Another indicator that the market is slowing is that the group found 7,134 homes on the market without offers in February 2019. That is twice the number from the year before.

Overall, the report indicates that this is likely an excellent time to buy a home in the Las Vegas area. As home prices will inevitably rise, the slowing and the temporary shrinkage of house prices makes this a better time to buy than has existed in a few years.

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You Always Hear 'Sell Your Home In Spring'

"Sell your home in spring." It's advice that sellers hear almost every year.

There are good reasons for this. Here they are:

  • Buyers are shopping. Families that are considering a move to a new community will start looking in spring. This lets them find a home that they can move into during summer break. It's also the time of year when change is the air and the world feels a bit sunnier and more optimistic, leading buyers to head out and go house shopping.
  • There are less houses on the market now. This housing recovery has seen too few new houses on the market. While more houses have been placed on the market in the last month or so, the supply is still too low for a six-month's worth of buyers. This crunch has also caused other homeowners to hesitate listing their homes out of fear that they won't find a home to live in.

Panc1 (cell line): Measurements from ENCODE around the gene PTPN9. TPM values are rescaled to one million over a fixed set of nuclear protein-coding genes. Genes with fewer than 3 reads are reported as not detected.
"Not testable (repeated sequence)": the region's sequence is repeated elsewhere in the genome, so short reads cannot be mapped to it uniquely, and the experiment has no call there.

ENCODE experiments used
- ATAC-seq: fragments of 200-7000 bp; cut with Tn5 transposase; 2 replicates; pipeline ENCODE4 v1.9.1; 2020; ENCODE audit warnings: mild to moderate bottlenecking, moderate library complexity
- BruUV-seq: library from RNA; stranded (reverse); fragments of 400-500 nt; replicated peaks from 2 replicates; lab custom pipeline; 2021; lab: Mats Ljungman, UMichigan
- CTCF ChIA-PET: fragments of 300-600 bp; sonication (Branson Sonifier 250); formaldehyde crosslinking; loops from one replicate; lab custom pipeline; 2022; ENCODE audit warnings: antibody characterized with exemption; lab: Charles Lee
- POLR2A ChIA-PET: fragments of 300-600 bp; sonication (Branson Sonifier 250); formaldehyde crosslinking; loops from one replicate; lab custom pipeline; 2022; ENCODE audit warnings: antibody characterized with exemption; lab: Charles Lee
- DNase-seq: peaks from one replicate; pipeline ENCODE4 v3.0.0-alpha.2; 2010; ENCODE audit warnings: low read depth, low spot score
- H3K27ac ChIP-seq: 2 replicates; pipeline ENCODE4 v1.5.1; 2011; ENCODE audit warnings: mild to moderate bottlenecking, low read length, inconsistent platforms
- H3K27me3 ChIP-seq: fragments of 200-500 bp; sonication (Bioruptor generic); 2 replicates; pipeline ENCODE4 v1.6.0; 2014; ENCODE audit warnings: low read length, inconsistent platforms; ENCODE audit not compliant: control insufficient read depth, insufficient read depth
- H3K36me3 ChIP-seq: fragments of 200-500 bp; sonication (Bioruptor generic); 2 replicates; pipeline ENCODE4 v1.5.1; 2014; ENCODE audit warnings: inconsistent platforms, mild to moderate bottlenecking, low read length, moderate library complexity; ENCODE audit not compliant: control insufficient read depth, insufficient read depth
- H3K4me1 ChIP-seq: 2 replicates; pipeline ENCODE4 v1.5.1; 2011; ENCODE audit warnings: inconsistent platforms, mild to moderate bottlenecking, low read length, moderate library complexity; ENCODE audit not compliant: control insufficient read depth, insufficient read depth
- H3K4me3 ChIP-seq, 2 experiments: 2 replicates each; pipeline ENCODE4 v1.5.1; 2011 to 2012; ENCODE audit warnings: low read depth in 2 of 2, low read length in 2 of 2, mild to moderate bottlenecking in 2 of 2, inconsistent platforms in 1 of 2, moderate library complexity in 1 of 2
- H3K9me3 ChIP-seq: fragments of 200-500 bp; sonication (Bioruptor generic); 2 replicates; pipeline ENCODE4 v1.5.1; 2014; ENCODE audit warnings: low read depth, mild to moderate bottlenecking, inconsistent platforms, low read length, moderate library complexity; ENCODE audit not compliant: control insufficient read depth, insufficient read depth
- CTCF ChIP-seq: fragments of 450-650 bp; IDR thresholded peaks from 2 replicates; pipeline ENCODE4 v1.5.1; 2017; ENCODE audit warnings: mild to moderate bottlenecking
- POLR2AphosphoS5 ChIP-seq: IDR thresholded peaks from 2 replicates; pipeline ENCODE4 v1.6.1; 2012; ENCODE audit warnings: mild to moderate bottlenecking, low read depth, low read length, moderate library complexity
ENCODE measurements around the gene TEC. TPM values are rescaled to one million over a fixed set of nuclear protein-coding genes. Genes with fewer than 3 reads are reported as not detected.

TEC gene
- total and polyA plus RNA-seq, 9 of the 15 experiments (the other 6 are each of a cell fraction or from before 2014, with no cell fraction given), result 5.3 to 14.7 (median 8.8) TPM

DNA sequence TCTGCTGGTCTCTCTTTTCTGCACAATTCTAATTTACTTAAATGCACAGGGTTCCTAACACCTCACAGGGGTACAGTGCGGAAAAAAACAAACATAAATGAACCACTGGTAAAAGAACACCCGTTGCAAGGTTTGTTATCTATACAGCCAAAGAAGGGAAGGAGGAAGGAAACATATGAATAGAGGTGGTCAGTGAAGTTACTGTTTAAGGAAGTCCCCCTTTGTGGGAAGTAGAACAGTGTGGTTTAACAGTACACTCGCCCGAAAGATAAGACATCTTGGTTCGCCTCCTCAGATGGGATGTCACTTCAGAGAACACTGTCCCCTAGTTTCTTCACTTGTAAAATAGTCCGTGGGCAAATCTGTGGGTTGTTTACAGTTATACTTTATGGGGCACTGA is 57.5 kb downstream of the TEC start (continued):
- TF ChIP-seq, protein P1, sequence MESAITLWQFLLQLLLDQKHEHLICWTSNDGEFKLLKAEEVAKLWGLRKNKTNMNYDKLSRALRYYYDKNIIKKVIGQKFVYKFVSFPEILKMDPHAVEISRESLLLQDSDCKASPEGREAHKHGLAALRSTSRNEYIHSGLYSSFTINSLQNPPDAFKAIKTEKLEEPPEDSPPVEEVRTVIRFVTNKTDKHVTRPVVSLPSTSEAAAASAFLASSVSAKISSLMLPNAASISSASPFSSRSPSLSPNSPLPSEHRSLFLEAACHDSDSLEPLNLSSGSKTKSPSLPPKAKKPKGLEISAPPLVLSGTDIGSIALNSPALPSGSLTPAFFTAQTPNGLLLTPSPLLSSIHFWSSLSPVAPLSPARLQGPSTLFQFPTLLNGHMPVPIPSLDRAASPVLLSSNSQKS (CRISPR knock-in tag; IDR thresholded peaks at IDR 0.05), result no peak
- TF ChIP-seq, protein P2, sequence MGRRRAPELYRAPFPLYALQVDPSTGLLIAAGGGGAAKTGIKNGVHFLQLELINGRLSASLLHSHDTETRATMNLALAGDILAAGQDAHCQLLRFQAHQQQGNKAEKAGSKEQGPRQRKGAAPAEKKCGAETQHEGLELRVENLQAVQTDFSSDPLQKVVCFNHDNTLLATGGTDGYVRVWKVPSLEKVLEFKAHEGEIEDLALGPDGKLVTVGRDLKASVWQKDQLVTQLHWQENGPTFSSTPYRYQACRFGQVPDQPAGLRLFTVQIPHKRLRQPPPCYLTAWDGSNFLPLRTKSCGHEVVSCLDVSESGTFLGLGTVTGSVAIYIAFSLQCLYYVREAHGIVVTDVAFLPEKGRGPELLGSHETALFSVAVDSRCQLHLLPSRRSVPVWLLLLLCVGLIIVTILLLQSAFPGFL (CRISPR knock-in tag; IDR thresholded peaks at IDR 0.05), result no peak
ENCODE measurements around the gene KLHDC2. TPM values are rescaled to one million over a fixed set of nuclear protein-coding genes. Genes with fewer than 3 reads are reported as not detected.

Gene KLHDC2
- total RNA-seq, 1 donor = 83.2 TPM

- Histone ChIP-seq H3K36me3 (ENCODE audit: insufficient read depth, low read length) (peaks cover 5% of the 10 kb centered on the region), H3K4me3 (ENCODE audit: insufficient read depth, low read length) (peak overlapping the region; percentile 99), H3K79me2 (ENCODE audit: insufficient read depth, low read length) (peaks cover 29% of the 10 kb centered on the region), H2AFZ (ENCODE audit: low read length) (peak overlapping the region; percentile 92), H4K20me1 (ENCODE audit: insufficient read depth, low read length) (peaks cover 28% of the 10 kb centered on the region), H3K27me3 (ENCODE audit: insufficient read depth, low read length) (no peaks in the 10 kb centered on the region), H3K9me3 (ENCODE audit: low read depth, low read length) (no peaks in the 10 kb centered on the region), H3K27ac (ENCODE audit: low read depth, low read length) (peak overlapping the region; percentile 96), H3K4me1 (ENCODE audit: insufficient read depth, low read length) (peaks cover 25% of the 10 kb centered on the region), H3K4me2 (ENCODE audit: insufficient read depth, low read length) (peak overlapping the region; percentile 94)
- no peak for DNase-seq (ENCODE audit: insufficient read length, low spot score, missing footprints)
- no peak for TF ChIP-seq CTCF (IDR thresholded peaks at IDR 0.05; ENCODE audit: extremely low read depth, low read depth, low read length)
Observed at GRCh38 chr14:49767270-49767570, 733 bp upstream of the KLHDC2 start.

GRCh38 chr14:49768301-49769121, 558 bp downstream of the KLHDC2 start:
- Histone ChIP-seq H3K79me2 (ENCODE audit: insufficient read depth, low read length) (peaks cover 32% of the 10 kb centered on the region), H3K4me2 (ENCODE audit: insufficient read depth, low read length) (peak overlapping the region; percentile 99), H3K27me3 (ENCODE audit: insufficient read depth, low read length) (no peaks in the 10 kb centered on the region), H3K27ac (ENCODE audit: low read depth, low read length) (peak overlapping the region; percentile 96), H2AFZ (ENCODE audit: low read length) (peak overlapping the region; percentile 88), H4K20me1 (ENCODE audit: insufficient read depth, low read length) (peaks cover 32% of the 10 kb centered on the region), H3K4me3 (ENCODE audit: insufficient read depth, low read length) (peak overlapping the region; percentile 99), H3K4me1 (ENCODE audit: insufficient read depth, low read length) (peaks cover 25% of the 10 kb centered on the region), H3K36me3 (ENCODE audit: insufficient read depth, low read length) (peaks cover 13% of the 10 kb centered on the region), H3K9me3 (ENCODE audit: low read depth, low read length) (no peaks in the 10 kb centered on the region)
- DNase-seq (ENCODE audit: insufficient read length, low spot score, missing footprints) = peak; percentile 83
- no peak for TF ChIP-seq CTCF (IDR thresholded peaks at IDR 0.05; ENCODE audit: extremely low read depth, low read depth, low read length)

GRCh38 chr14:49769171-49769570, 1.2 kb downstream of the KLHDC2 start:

• Home sales are faster and easier than ever. If it's been 20 or 30 years since you bought your home, the process is faster than it's ever been. Most home buyers are pre-qualified for mortgages and closings are faster than they've ever been.
  • There are more homes in the high price ranges. If you're moving up into a larger or more luxurious home, now is the time to make that move. The inventory of more expensive homes is much larger than mid-priced houses. If you're leaving a mid-priced house, the demand for your home will be massive and the competition for a larger home will be smaller.
  • Spring is your time to make a life change as well. Most of us will feel an itch to make some changes in the spring. With a great economy, business running strong, and some excellent homes on the market to step up into.